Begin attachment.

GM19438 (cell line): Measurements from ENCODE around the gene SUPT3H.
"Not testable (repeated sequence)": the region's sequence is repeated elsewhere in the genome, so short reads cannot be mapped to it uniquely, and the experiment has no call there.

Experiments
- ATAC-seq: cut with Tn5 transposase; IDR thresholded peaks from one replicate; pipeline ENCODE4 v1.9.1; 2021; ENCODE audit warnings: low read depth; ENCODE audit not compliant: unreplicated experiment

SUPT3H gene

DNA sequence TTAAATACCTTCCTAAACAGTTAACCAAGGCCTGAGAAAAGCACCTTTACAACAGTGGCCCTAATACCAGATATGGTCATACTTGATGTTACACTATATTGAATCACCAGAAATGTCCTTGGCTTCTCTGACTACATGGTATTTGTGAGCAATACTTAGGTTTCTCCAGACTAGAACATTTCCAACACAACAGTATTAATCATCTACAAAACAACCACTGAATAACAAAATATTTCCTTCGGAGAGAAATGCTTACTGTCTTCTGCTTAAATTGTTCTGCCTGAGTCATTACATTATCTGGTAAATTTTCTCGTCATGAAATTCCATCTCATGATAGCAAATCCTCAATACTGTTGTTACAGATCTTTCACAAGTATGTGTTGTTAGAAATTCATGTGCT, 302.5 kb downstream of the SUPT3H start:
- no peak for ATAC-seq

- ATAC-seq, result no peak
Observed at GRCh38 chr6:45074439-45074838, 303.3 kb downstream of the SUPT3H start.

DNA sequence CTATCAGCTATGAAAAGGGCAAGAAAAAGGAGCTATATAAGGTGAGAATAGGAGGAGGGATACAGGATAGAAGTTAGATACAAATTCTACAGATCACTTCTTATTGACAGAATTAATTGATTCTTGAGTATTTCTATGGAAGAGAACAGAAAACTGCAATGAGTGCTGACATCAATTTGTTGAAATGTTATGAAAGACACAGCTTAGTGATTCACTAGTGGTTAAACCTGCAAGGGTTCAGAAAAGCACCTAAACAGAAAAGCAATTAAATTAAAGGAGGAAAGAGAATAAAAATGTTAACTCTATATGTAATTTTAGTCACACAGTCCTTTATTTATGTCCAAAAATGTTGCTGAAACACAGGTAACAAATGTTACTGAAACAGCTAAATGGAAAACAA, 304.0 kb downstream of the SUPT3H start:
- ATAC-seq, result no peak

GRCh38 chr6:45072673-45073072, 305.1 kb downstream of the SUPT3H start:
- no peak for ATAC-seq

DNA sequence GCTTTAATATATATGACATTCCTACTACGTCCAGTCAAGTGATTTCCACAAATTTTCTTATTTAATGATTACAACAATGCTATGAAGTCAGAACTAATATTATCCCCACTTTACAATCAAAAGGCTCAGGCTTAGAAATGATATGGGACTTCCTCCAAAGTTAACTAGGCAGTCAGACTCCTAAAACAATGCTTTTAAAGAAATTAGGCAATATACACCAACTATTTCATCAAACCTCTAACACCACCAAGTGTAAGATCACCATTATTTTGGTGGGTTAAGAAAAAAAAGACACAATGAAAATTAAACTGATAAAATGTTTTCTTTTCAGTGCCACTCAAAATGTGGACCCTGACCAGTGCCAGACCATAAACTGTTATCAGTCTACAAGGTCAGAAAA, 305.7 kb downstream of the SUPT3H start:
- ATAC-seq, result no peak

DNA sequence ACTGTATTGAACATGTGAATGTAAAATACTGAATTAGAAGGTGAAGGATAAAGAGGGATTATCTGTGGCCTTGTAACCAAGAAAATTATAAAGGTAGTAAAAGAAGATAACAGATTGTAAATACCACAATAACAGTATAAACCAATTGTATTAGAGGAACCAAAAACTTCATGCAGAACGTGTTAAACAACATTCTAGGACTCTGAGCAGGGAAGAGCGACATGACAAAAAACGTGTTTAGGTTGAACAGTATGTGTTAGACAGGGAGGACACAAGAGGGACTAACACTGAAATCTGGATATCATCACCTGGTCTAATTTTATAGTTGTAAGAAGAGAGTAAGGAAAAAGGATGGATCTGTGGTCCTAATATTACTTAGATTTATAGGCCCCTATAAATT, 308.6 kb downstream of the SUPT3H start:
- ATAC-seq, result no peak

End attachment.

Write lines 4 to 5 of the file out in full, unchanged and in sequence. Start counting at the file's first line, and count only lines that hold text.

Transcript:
- ATAC-seq: cut with Tn5 transposase; IDR thresholded peaks from one replicate; pipeline ENCODE4 v1.9.1; 2021; ENCODE audit warnings: low read depth; ENCODE audit not compliant: unreplicated experiment

SUPT3H gene